There is an indirect proof for a function having only one root in a given interval, which involves the use of the Mean Value Theorem. Allow me to illustrate this with an example:

Let: f(x) = x^2 + 2x.cos(x) - 1
a) Show that f'(x) > 0
f'(x) = 2x + 2cos(x) - 2xsin(x) = 2x(1-sin(x)) + 2cos(x)
0 <= sin(x) <= 1
-1 <= -sin(x) <= 0
0 <= 1-sin(x) <= 1
cos(x) > 0

b) Using the Intermediate Value Theorem show that f(x) has a root in the range (0,1).
f(0) = -1
f(1) = 2cos1 > 0
f(x) is continuous for this interval and it's value goes from -ve to +ve: Thus by the Intermediate Value Theorem it must have at least one root in the said interval.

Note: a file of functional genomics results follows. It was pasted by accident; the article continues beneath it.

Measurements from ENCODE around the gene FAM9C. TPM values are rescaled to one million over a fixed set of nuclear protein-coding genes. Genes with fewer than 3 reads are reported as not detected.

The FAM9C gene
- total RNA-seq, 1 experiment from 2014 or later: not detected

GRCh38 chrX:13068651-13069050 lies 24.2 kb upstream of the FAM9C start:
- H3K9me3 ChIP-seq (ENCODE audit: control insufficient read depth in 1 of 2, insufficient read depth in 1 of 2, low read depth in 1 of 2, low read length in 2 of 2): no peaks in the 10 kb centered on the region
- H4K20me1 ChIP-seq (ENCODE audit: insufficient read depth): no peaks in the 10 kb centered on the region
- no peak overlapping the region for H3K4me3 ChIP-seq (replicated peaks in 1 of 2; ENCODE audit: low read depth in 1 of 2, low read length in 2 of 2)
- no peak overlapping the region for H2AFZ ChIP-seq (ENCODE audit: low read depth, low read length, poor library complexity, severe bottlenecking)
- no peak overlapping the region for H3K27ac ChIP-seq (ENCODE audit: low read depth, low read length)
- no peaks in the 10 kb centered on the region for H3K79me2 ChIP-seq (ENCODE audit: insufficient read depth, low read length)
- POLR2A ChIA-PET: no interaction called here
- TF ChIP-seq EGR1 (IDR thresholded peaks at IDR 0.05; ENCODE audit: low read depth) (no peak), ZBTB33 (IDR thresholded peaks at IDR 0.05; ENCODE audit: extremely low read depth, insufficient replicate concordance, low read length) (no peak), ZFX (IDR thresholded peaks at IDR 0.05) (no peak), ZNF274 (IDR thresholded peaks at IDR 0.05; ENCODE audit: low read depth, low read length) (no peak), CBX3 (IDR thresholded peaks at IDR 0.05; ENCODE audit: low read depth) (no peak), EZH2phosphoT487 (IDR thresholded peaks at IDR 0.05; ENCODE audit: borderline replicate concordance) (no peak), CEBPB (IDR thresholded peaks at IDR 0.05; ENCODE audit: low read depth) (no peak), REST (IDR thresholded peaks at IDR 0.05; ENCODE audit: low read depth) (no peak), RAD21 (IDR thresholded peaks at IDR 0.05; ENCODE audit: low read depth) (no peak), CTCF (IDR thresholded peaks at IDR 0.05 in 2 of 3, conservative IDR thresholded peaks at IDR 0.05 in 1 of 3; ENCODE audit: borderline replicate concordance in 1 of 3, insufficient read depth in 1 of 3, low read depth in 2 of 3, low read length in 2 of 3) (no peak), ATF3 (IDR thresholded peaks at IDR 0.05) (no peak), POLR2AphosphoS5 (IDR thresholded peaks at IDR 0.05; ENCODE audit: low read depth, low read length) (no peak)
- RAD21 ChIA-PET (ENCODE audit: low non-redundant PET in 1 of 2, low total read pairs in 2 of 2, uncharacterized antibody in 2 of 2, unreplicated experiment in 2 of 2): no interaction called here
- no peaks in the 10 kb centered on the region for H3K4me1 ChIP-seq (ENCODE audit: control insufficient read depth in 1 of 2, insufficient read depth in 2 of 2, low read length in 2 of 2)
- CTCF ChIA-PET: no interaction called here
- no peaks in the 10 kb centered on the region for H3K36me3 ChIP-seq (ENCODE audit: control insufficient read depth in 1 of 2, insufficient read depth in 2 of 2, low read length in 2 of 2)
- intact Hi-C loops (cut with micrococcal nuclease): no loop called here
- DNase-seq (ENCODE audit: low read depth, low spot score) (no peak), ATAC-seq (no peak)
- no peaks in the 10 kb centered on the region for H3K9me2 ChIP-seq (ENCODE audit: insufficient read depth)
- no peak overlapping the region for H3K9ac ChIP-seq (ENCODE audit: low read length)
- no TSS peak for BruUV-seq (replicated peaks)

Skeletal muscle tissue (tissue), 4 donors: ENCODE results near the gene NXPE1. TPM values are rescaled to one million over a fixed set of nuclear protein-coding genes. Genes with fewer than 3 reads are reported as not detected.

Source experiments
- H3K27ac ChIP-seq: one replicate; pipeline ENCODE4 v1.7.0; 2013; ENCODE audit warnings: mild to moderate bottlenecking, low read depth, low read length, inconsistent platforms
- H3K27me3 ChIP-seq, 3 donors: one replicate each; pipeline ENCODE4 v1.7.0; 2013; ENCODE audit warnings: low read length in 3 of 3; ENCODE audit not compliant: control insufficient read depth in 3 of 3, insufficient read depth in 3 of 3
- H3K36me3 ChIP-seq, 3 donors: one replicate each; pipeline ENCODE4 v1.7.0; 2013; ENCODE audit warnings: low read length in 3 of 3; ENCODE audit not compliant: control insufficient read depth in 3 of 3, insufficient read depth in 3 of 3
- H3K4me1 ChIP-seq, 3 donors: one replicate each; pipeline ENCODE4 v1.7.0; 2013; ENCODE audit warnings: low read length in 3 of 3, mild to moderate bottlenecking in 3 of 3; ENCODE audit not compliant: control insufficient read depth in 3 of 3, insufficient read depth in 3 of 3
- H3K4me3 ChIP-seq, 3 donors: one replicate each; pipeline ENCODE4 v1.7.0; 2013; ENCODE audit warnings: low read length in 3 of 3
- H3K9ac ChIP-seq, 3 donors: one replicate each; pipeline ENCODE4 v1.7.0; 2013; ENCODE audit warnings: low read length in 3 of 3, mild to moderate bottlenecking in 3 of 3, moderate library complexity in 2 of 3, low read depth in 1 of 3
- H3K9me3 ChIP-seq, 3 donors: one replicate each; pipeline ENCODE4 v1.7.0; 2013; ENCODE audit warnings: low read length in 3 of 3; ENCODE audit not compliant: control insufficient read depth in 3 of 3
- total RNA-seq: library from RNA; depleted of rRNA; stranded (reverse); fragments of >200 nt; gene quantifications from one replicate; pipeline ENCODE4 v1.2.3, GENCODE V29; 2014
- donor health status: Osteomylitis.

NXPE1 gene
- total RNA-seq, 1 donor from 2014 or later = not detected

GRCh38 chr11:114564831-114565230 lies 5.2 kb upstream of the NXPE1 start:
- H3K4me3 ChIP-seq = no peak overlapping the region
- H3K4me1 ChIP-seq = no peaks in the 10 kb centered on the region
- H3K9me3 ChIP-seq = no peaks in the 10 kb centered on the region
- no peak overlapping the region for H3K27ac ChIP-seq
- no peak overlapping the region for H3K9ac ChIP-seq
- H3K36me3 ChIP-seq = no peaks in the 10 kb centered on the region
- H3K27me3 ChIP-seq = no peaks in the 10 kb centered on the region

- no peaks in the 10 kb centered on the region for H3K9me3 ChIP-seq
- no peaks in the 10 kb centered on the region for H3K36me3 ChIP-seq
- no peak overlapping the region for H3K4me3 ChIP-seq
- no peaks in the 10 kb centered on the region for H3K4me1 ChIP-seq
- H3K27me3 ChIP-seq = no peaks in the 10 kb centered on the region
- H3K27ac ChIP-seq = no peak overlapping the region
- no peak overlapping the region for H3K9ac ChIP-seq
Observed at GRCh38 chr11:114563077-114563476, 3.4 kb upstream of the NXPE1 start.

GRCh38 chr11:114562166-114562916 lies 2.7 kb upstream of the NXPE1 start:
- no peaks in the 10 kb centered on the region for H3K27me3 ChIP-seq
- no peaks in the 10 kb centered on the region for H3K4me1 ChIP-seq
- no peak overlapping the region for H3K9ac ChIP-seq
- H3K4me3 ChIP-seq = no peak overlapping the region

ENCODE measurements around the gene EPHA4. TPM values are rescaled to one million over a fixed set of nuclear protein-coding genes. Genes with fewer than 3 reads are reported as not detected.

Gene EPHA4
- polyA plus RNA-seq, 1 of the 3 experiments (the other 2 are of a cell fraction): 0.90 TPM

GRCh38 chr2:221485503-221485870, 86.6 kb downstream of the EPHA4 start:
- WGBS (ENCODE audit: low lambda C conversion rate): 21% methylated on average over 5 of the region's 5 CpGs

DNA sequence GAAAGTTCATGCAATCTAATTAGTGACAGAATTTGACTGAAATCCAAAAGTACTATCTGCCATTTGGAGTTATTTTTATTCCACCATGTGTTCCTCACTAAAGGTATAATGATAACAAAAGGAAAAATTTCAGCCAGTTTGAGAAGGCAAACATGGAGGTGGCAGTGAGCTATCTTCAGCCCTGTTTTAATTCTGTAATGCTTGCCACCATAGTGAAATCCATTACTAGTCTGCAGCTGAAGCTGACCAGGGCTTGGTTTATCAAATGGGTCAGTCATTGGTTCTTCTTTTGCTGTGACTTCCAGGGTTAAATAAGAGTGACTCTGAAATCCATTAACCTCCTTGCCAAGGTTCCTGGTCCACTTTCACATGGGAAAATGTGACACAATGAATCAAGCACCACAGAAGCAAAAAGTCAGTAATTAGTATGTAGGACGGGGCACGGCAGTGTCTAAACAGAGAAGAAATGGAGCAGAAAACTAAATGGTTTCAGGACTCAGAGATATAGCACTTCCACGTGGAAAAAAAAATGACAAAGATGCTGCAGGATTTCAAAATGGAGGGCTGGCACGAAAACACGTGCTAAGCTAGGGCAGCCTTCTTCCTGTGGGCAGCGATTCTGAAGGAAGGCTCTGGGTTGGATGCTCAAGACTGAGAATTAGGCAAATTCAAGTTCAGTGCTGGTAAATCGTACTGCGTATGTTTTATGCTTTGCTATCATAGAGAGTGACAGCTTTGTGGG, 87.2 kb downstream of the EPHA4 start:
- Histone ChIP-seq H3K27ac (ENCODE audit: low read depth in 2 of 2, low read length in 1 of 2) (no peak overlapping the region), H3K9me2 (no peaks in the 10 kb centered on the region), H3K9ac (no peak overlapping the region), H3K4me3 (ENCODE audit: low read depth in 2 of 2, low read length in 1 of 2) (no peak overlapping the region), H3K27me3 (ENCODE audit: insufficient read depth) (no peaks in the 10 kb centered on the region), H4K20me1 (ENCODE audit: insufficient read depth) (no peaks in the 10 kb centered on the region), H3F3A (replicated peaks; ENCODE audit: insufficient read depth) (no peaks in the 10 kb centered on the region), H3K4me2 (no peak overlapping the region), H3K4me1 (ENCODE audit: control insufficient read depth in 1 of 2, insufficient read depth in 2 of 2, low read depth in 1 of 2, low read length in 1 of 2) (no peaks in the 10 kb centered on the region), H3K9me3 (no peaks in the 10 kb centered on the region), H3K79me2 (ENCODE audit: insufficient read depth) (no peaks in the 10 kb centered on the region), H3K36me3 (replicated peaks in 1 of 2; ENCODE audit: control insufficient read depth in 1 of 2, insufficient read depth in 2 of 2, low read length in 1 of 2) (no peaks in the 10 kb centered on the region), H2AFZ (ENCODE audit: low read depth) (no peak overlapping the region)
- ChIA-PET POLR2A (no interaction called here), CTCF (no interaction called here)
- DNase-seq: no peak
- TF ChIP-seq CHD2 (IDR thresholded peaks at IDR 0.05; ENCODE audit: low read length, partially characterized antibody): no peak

c) Using the Mean Value Theorem show that f(x)=0 has only one root in the interval (0,1)
We shall prove this by contradiction. (See: Proof By Contradiction).
Assume that f(x) has 2 roots, c1 and c2 in the given interval.
f(c1) = f(c2) = 0
By the mean value theorem we have:
f'(c).(c2 - c1) = f(c2) - f(c1)
f'(c) = 0
But in part a it was shown that f'(c) > 0 in the range (a,b)
We have a contradiction, and thus the original assumption that there are two roots, has been disproven.

See also: Intermediate Value Theorem, Mean Value Theorem